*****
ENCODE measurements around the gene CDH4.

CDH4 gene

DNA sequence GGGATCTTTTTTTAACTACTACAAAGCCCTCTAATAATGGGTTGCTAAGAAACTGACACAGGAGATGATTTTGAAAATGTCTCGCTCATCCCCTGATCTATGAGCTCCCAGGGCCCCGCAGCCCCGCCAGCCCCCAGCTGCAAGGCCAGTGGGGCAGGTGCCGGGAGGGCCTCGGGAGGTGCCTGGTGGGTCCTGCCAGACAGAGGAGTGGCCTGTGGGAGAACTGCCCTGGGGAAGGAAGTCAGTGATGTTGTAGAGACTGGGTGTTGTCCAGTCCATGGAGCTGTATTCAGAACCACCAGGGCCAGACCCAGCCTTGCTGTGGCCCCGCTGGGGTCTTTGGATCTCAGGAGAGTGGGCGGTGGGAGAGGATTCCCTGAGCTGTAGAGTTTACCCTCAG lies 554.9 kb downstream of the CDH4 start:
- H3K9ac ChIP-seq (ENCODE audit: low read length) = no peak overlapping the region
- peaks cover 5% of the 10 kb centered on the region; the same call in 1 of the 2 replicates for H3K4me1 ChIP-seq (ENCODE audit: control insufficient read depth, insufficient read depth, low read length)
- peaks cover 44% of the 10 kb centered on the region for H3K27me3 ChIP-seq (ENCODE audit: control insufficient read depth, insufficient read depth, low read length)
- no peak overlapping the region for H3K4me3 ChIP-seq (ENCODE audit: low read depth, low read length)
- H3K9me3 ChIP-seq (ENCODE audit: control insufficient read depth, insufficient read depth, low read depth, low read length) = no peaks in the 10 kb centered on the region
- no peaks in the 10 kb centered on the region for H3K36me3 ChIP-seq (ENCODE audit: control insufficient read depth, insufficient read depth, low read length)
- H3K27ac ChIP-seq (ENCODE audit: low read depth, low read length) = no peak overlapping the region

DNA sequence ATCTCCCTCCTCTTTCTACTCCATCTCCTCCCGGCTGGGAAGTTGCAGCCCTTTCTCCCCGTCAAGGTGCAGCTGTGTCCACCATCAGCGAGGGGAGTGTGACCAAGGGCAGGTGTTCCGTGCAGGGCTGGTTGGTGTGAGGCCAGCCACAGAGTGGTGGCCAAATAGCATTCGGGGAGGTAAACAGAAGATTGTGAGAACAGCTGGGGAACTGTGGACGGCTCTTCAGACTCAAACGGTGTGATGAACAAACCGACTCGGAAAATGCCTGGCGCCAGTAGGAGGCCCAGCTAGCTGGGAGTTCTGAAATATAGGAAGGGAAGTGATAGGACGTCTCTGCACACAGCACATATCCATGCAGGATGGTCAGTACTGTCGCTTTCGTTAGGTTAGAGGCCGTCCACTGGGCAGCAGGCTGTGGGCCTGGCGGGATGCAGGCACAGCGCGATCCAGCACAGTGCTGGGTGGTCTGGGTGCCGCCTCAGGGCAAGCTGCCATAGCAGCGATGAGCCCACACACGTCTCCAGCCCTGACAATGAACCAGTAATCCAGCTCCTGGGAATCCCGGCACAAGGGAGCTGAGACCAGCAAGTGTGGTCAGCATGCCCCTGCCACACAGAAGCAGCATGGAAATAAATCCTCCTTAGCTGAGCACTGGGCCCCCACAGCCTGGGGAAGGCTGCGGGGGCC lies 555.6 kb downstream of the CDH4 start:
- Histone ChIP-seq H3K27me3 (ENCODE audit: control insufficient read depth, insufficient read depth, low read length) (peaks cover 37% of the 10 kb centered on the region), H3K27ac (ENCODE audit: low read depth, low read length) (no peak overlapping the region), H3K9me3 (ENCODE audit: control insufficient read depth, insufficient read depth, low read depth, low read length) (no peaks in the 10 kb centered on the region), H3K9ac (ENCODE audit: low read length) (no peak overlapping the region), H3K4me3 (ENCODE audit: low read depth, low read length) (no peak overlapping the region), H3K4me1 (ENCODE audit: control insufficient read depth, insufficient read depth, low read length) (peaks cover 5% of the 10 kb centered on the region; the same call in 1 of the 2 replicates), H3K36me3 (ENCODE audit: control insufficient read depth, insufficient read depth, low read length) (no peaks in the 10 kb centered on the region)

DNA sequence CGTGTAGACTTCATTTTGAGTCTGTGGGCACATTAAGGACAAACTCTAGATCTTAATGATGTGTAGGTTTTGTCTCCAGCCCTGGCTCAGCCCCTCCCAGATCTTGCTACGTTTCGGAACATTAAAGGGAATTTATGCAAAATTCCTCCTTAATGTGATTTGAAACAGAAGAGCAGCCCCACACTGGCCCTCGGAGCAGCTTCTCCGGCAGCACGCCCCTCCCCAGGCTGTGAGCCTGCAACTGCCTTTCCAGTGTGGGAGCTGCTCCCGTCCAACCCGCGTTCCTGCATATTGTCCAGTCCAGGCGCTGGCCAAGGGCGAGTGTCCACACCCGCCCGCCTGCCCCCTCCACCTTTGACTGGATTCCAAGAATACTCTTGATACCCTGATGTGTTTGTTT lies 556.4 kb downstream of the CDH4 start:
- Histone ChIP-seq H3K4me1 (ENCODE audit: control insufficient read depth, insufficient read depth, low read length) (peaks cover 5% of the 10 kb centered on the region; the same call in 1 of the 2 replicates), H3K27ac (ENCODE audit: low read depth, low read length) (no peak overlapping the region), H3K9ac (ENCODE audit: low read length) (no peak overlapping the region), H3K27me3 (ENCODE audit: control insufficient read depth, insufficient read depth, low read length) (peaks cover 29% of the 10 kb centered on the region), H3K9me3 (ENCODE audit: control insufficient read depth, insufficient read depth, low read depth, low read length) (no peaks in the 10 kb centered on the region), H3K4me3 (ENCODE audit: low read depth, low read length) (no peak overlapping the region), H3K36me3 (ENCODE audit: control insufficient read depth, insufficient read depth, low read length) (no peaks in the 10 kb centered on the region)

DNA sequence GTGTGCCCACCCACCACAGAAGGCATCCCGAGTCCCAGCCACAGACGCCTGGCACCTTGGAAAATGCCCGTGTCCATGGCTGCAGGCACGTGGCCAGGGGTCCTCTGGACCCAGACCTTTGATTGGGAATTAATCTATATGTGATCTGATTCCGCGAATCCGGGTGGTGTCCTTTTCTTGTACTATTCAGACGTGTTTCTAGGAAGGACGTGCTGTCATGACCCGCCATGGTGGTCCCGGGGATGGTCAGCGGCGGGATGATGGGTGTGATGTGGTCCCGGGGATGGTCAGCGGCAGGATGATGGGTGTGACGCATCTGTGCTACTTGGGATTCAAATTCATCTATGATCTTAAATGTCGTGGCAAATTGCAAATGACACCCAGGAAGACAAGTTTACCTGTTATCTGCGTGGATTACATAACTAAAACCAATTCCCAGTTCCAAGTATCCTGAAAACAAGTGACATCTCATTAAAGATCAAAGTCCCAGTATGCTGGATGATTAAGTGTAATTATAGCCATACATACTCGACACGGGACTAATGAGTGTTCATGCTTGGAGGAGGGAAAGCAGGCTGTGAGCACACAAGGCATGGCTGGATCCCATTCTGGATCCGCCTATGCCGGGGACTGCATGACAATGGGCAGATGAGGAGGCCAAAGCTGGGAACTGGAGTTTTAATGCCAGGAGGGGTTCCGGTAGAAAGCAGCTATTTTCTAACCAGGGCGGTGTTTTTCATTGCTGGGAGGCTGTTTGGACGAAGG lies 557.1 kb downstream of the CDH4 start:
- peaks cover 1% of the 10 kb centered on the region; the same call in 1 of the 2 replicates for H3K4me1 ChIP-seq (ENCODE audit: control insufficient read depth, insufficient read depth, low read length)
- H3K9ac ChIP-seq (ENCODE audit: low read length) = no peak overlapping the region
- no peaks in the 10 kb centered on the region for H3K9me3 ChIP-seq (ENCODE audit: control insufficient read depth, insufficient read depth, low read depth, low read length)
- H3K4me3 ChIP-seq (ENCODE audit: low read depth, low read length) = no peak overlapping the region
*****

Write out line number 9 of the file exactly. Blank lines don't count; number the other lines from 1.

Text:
- no peaks in the 10 kb centered on the region for H3K36me3 ChIP-seq (ENCODE audit: control insufficient read depth, insufficient read depth, low read length)